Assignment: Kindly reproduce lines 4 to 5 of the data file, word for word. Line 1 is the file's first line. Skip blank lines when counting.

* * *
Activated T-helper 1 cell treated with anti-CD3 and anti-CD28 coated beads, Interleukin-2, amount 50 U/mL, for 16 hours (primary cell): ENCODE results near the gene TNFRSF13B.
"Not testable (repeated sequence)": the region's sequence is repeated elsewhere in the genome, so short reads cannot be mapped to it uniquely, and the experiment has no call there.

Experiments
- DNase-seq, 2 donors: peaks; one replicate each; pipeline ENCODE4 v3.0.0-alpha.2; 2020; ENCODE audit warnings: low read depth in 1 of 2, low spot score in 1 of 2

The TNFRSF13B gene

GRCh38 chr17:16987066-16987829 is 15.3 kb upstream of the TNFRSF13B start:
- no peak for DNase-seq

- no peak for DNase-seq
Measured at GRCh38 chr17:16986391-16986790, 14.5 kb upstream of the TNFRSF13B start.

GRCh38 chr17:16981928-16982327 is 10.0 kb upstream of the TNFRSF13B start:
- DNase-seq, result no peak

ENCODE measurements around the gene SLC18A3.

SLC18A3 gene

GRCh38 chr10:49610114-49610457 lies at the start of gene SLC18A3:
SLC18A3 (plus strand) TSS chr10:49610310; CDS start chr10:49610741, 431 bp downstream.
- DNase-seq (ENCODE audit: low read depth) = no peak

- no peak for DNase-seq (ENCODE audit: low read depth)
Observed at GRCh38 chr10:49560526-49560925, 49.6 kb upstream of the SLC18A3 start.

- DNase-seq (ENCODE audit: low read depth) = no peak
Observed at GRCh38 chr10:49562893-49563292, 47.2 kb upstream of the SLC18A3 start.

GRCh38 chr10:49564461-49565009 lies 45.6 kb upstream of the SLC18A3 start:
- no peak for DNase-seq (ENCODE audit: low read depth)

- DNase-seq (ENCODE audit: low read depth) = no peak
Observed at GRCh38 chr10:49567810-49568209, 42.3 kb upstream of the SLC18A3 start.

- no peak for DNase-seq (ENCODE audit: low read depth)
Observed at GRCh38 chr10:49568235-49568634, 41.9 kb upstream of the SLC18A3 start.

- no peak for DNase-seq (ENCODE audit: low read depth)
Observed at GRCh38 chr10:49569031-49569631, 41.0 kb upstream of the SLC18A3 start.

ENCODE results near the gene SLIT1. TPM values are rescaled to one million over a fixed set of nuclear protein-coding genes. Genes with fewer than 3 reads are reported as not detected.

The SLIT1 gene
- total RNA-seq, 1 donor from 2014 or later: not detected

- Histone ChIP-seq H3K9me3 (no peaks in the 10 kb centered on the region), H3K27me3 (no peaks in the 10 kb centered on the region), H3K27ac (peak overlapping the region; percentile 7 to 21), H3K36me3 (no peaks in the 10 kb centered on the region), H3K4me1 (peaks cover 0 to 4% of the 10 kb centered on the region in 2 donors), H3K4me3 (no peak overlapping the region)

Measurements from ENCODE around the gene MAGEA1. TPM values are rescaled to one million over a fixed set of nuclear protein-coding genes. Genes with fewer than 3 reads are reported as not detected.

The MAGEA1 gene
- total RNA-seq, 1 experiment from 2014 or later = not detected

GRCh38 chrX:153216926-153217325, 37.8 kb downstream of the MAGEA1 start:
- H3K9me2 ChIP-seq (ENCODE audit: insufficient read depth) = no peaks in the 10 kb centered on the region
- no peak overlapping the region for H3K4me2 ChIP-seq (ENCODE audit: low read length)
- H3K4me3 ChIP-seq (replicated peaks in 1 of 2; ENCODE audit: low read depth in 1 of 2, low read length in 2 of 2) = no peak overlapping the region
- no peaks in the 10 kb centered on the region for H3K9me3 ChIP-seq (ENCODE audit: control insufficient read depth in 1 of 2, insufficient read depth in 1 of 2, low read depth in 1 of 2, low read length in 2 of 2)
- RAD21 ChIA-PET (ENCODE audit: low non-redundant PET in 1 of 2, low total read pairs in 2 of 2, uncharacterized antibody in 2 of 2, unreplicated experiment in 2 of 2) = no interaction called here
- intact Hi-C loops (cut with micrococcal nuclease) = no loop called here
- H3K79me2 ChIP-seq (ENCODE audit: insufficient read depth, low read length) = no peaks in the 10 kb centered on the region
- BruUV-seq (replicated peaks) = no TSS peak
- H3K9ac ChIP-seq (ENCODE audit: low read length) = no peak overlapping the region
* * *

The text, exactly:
- DNase-seq, 2 donors: peaks; one replicate each; pipeline ENCODE4 v3.0.0-alpha.2; 2020; ENCODE audit warnings: low read depth in 1 of 2, low spot score in 1 of 2

The TNFRSF13B gene